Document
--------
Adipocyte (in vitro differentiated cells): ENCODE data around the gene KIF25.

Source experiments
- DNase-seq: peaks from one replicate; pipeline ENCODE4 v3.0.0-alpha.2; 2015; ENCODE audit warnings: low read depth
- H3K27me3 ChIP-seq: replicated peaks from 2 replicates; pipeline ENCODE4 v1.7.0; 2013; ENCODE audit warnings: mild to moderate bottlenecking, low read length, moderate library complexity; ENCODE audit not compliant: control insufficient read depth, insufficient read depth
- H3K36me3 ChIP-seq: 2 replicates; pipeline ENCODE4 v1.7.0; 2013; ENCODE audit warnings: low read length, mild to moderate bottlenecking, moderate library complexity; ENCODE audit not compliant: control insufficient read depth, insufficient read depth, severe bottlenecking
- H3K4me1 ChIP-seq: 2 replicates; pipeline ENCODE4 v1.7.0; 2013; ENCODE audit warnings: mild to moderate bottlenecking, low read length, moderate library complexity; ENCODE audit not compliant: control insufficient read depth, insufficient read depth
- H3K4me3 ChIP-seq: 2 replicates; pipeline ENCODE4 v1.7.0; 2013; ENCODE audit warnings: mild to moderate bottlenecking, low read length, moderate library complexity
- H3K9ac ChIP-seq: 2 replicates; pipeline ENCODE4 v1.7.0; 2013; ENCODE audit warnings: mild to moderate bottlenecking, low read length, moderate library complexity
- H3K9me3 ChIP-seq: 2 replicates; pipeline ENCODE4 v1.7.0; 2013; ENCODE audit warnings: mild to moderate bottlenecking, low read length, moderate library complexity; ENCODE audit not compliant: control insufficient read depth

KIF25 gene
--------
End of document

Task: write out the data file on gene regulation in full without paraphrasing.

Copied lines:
Adipocyte (in vitro differentiated cells): ENCODE data around the gene KIF25.

Source experiments
- DNase-seq: peaks from one replicate; pipeline ENCODE4 v3.0.0-alpha.2; 2015; ENCODE audit warnings: low read depth
- H3K27me3 ChIP-seq: replicated peaks from 2 replicates; pipeline ENCODE4 v1.7.0; 2013; ENCODE audit warnings: mild to moderate bottlenecking, low read length, moderate library complexity; ENCODE audit not compliant: control insufficient read depth, insufficient read depth
- H3K36me3 ChIP-seq: 2 replicates; pipeline ENCODE4 v1.7.0; 2013; ENCODE audit warnings: low read length, mild to moderate bottlenecking, moderate library complexity; ENCODE audit not compliant: control insufficient read depth, insufficient read depth, severe bottlenecking
- H3K4me1 ChIP-seq: 2 replicates; pipeline ENCODE4 v1.7.0; 2013; ENCODE audit warnings: mild to moderate bottlenecking, low read length, moderate library complexity; ENCODE audit not compliant: control insufficient read depth, insufficient read depth
- H3K4me3 ChIP-seq: 2 replicates; pipeline ENCODE4 v1.7.0; 2013; ENCODE audit warnings: mild to moderate bottlenecking, low read length, moderate library complexity
- H3K9ac ChIP-seq: 2 replicates; pipeline ENCODE4 v1.7.0; 2013; ENCODE audit warnings: mild to moderate bottlenecking, low read length, moderate library complexity
- H3K9me3 ChIP-seq: 2 replicates; pipeline ENCODE4 v1.7.0; 2013; ENCODE audit warnings: mild to moderate bottlenecking, low read length, moderate library complexity; ENCODE audit not compliant: control insufficient read depth

KIF25 gene